No need to piss in the cereal bowl if you are not going to positively contribute to a thread.Agreed. A lot of people just like to talk about ukuleles. I mean, that is what we are here for. If people didn't talk about ukuleles here there wouldn't be much reason to have a forum about them.

70sSanO
05-17-2018, 06:50 AM
The irony of all this is that people enjoy talking about the ukulele, as mentioned above, but every key stroke or tap is one less note that could have been played.

John

Jerryc41
05-17-2018, 07:20 AM
The irony of all this is that people enjoy talking about the ukulele, as mentioned above, but every key stroke or tap is one less note that could have been played.

John

When the uke becomes a chore, I'll give it up. If I want to play it for an hour a day, fine. If I want to play it for an hour a week, fine. I enjoy ukulele in general: shopping for them, reading about them, playing them, listening to them. I never force myself to play when I don't want to.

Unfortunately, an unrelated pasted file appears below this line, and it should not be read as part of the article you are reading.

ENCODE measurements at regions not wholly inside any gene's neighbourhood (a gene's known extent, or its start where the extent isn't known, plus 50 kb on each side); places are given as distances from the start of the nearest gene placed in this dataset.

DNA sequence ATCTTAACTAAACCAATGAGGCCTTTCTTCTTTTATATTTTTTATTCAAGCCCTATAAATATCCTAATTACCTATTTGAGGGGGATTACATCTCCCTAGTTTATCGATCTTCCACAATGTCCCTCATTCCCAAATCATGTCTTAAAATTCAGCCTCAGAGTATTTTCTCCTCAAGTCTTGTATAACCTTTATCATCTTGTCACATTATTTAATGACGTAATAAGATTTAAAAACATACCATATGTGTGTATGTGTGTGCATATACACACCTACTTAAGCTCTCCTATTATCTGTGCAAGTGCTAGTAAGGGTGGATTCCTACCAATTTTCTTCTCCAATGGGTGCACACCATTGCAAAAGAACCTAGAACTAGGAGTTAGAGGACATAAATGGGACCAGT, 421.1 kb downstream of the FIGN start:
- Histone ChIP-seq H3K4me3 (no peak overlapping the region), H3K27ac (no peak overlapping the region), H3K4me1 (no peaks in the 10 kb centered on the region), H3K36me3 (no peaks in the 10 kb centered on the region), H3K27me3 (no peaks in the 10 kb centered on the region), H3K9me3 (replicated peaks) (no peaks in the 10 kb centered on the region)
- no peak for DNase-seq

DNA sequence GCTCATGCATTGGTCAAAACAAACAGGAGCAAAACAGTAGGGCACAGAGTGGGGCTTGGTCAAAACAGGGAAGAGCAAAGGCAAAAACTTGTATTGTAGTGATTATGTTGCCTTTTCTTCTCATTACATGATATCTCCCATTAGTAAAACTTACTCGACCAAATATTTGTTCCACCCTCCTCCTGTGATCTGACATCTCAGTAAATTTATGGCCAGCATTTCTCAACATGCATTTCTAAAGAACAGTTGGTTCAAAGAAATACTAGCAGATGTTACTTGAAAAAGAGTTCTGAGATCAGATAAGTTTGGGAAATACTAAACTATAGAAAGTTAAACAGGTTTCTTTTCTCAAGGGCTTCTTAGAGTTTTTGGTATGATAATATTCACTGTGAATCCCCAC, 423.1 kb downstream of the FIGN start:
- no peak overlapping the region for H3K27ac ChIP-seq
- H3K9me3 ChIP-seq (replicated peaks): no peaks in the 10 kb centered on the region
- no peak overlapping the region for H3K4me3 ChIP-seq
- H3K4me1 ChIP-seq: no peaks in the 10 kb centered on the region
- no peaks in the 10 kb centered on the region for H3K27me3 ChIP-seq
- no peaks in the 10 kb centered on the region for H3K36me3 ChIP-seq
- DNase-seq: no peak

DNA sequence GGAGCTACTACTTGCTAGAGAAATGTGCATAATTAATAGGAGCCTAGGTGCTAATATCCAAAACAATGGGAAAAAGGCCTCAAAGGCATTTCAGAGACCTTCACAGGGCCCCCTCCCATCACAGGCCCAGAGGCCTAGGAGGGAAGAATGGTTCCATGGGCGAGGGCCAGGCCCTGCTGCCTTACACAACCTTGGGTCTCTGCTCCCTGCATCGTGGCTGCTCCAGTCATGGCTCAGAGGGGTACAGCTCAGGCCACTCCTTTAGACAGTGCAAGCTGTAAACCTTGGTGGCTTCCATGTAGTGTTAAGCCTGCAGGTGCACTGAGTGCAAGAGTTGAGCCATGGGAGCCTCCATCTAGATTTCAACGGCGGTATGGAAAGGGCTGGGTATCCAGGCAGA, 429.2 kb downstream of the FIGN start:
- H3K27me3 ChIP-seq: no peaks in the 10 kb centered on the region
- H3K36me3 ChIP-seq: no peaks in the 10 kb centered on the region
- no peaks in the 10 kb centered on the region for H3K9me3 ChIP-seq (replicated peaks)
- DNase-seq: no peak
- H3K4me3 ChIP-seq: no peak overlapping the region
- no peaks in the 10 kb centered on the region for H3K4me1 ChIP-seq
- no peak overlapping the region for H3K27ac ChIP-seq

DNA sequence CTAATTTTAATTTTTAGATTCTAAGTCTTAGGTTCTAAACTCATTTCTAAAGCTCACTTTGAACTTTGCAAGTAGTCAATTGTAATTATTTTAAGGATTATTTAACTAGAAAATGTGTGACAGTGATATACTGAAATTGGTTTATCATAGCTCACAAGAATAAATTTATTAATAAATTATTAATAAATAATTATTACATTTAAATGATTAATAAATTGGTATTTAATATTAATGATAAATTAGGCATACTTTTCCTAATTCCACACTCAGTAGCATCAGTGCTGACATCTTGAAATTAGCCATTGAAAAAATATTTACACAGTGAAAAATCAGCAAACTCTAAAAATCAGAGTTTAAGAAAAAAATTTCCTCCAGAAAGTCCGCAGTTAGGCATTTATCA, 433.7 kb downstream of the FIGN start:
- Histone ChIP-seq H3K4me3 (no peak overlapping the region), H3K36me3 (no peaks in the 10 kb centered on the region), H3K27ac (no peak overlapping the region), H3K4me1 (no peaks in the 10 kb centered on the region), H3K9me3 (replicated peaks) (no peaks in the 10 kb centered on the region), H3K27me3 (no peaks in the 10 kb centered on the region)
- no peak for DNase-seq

70sSanO
05-17-2018, 10:56 AM
When the uke becomes a chore, I'll give it up. If I want to play it for an hour a day, fine. If I want to play it for an hour a week, fine. I enjoy ukulele in general: shopping for them, reading about them, playing them, listening to them. I never force myself to play when I don't want to.

^ +1

John

melensdad
05-17-2018, 04:34 PM
The irony of all this is that people enjoy talking about the ukulele, as mentioned above, but every key stroke or tap is one less note that could have been played.

John
Using your logic, every moment spent not playing the ukulele is a wasted moment. I see no irony in enjoying multiple aspects of the ukulele. I can enjoy the ukulele looking at it, playing it, researching its history, listening to others playing it and even thinking about its future.

I am also a former competition shooter, I still enjoy shooting guns, building guns, making custom ammunition for my guns to get the greatest accuracy I can attain, collecting and talking about guns but every moment spent researching powder loads and ballistic coefficients is a moment I am not shooting.

That is not irony. It is enjoying all facets of the topic, be it an instrument that plays music or a mechanical device that shoots projectiles into tiny groupings hundreds of yards away at thousands of feet per second.






When the uke becomes a chore, I'll give it up. If I want to play it for an hour a day, fine. If I want to play it for an hour a week, fine. I enjoy ukulele in general: shopping for them, reading about them, playing them, listening to them. I never force myself to play when I don't want to.